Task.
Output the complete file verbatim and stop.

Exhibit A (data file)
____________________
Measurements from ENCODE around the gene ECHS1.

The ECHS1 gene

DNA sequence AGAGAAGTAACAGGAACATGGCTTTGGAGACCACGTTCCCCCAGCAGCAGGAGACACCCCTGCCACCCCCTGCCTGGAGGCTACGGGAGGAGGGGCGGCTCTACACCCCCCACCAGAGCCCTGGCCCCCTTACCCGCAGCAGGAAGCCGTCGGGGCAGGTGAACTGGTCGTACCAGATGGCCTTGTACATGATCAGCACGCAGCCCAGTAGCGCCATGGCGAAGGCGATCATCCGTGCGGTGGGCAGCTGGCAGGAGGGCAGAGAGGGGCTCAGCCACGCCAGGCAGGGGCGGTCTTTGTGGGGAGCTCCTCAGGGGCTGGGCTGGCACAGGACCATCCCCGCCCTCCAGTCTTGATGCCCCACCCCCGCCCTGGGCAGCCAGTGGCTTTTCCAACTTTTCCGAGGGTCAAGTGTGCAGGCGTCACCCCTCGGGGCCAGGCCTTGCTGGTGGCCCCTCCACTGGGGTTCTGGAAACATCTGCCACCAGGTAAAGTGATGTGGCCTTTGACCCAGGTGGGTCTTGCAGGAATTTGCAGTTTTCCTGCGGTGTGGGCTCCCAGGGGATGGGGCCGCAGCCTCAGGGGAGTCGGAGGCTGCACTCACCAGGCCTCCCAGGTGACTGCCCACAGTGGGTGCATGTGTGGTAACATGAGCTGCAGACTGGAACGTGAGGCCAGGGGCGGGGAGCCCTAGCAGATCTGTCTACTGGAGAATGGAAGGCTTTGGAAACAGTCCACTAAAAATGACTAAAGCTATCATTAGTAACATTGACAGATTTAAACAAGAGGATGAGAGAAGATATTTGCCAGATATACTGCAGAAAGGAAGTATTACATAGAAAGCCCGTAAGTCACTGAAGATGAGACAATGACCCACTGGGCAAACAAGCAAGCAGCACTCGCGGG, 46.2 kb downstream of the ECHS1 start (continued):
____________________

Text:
Measurements from ENCODE around the gene ECHS1.

The ECHS1 gene

DNA sequence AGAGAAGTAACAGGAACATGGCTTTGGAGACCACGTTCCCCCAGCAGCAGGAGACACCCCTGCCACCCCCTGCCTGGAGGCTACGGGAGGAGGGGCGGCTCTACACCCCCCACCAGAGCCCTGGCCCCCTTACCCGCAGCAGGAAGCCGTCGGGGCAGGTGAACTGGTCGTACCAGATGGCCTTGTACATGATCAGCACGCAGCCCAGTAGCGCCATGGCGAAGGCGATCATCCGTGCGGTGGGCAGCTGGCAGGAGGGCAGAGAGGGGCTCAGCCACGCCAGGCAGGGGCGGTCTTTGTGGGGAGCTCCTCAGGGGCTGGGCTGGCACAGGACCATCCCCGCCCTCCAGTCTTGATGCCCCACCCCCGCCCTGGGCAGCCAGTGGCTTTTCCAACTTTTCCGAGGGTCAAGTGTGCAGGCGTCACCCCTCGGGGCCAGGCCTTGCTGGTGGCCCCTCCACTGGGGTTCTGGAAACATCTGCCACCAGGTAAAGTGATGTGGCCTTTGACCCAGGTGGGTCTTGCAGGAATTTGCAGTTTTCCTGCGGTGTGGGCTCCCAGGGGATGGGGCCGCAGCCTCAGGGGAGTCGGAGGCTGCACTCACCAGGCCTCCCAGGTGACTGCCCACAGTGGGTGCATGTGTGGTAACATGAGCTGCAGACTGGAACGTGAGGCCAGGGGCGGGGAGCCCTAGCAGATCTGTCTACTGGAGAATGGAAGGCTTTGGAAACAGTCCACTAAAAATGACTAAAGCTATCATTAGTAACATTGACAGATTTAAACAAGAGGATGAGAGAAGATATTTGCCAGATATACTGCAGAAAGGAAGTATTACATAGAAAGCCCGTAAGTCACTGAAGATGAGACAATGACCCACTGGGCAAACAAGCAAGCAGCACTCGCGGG, 46.2 kb downstream of the ECHS1 start (continued):